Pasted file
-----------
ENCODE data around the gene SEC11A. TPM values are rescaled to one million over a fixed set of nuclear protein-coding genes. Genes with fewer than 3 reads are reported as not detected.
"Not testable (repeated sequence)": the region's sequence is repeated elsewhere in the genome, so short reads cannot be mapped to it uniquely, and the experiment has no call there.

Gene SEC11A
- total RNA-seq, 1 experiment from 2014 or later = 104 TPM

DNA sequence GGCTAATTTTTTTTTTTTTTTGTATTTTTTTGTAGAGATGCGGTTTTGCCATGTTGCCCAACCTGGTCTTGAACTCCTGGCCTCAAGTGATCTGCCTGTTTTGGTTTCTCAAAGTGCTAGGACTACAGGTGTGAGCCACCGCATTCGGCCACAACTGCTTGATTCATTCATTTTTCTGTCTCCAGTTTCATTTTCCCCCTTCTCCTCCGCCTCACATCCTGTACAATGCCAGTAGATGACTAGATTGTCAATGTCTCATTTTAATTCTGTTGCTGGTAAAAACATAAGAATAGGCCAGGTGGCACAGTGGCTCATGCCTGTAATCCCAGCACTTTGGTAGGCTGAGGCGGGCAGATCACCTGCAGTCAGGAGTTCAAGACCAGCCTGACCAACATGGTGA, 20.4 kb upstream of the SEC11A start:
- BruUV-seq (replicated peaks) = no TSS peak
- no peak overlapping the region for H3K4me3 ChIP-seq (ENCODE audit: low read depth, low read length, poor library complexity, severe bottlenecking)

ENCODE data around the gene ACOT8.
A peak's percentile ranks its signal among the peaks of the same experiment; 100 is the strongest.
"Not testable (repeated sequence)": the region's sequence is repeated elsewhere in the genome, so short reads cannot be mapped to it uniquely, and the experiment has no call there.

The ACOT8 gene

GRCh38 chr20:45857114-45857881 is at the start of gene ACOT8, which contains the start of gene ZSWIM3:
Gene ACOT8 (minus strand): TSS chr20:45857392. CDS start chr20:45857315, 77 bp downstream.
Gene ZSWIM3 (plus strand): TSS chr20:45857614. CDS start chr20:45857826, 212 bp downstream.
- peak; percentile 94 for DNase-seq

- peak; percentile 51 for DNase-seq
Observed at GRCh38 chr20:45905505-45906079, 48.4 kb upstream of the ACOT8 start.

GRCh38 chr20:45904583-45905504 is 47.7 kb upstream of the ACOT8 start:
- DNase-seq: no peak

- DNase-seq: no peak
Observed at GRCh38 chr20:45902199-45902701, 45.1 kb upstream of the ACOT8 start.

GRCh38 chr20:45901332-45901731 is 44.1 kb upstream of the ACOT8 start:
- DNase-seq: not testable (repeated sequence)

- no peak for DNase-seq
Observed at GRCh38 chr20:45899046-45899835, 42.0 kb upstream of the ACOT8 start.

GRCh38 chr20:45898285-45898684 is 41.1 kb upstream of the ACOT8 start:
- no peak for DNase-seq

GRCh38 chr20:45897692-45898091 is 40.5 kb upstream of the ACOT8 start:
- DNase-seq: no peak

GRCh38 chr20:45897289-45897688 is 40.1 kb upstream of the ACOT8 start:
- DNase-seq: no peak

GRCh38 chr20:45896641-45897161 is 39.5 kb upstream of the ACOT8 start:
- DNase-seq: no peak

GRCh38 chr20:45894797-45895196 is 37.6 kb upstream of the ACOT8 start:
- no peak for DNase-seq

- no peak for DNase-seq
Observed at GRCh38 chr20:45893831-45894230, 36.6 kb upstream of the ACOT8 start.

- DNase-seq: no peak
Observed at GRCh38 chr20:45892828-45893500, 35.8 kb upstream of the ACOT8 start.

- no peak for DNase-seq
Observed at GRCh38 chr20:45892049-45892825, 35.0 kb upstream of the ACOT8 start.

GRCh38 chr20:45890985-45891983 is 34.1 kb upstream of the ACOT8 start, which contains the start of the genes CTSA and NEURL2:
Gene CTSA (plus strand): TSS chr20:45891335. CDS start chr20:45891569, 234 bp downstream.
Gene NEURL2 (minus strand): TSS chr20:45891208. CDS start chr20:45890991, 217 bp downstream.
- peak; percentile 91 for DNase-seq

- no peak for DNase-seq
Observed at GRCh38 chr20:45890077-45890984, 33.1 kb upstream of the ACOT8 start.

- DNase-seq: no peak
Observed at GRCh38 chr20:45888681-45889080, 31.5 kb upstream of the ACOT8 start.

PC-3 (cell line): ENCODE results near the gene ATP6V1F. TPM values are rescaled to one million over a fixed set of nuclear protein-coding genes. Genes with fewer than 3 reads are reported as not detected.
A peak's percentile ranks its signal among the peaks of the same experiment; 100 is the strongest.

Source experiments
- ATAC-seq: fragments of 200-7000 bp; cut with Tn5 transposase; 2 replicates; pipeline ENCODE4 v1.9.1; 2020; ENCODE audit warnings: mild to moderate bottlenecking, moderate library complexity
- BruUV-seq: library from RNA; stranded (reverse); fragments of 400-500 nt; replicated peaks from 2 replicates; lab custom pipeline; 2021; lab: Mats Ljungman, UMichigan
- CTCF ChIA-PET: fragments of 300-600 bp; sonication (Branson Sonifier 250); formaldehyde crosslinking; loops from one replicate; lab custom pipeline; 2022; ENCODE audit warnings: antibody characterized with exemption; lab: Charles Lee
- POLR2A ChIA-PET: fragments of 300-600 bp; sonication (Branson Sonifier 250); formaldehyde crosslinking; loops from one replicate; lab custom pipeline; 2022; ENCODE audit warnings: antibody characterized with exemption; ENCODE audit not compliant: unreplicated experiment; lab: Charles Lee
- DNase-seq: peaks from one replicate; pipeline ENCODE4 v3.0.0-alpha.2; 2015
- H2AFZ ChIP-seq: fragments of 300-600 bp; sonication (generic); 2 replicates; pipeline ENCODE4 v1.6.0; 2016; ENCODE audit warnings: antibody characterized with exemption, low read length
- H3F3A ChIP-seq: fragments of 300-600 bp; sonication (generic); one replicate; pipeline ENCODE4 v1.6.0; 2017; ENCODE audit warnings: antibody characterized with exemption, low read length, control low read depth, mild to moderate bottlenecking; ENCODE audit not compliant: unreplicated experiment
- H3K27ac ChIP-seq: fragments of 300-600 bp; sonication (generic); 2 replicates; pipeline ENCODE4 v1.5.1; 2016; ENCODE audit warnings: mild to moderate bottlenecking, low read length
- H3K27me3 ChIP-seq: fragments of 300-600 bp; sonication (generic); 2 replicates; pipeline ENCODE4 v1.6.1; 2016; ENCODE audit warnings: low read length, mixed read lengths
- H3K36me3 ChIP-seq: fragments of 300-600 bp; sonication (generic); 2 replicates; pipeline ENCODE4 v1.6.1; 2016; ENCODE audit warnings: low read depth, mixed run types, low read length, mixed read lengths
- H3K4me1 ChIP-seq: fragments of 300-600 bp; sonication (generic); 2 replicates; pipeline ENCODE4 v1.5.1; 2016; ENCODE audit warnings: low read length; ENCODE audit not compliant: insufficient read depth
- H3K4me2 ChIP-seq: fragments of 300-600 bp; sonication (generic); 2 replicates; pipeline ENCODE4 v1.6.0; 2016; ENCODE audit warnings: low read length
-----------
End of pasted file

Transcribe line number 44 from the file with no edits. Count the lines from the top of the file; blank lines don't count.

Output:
Gene NEURL2 (minus strand): TSS chr20:45891208. CDS start chr20:45890991, 217 bp downstream.